• Charlene
    I am a big fan of the Charles Todd authored Ian Rutledge series, set in the years immediately after WWI in England. I was disappointed in this stand alone book, which is set during the last years of the war itself. I compulsively finished it but I didn't feel like the mystery was logical, nor did I feel like I understood the characters. I didn't have the feeling "oh, yes, of course, that's how it all must have happened" at the end of the book, wi...
  • Diane
    This is very different from the other Charles Todd books that I have read. The beginning of the book includes a list of the characters, a quaint but useful feature. There are a lot of characters.It is not as well written as Todd's other mysteries. When I finished the book I had not marked any passages that I particularly liked which I usually do in Todd's books.I didn't really understand the attraction between Francesca and Richard. But it seemed...
  • Crossfinn
    I just reread this because I decided to start reading Charles Todd again after several years. I love the time period and the subject matter of the Charles Todd novels, but this one was a disappointment. Most of the text consists of breathless questions such as "Could my grandfather have lied to me about my parents?" "Could this woman actually be Richard's mother?" "Could the body on the murder stone actually have been so-and-so?" without much plo...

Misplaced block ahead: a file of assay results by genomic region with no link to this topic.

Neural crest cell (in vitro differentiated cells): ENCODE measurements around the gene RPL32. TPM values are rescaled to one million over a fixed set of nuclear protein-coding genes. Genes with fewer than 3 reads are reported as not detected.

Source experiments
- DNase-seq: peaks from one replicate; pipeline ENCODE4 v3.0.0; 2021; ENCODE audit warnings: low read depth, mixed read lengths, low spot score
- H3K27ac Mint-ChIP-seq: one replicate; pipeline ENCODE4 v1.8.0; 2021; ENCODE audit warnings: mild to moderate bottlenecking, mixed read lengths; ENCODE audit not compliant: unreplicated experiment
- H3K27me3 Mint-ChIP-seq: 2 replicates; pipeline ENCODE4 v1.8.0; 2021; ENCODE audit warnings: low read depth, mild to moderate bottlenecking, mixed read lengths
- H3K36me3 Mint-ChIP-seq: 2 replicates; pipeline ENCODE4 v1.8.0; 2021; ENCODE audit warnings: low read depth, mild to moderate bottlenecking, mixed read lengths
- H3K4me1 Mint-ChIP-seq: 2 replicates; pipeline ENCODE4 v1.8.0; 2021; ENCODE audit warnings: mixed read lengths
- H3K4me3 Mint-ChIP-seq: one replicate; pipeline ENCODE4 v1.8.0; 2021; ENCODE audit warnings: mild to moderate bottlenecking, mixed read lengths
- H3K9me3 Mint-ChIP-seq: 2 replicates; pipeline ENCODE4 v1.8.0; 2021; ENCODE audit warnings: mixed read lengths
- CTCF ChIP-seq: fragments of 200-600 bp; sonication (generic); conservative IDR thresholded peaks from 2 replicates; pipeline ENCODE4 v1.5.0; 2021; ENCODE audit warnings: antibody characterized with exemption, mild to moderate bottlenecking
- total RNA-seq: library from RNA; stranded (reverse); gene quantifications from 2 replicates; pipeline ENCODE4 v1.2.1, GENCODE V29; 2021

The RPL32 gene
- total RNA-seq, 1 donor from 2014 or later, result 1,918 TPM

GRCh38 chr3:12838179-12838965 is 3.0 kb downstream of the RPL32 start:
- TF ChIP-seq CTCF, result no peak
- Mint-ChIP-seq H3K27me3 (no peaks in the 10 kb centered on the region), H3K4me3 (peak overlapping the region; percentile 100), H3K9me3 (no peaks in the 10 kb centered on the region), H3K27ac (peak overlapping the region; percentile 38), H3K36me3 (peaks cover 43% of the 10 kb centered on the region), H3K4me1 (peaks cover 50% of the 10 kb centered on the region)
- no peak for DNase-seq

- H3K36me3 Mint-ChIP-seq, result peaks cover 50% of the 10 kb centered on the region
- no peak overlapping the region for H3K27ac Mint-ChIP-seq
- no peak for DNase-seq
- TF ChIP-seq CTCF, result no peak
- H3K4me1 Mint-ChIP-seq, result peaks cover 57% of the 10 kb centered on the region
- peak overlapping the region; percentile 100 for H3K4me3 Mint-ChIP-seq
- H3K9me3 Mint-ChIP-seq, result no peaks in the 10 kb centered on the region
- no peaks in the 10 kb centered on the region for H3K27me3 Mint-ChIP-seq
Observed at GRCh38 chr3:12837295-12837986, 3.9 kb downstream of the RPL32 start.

• Pat
    Very disappointed. I greatly enjoy Todd's Ian Rutledge & Bess Crawford series. Here they were trying to do a romance along with the mystery. The romance fell completely short. Diana Gabaldon's Outlander series has me forever jaded but even without that comparison ... The whole plotting was very weak but it was readable enough that I could easily finish the book.
  • Lisa Johnson
    Title: The Murder StoneAuthor: Charles ToddPages: 377Year: 2003Publisher: Bantam DellThis story is set in 1916 in the English countryside in a remote valley. Francesca Hatton has just buried her grandfather after he suffered a stroke and weeks of being bedridden and unable or unwilling to communicate. She grew up with her grandfather in the role of her father as her own parents were killed when she was just two years old. She had no other relativ...
  • Greg
    With the sixth, "A Fearless Doubt", Ian Rutledge book (one that was an unresolved mess to me), I promised myself I'd try one more. This seventh work by Charles Todd is a stand-alone book in which Ian Rutledge doesn't make an appearance. Sadly, this is the kind of book authors seem to throw out to unsuspecting readers, perhaps because of a looming deadline. This isn't a terrible book, it's just that this genre (gothic romance) has been done and do...
  • Julia
    Unlike other books by Charles Todd This book does not feature Bess Crawford or Inspector Rutledge, and strictly speaking is not a mystery (whodunnit). It is however an excellent gothic also set during WWI and has much of the same feel as his other books.Francesca Hatton is an orphan who was brought up by her grandfather after her parents died in an accident in Canada. She shared her childhood with five male cousins whose parents had also died, an...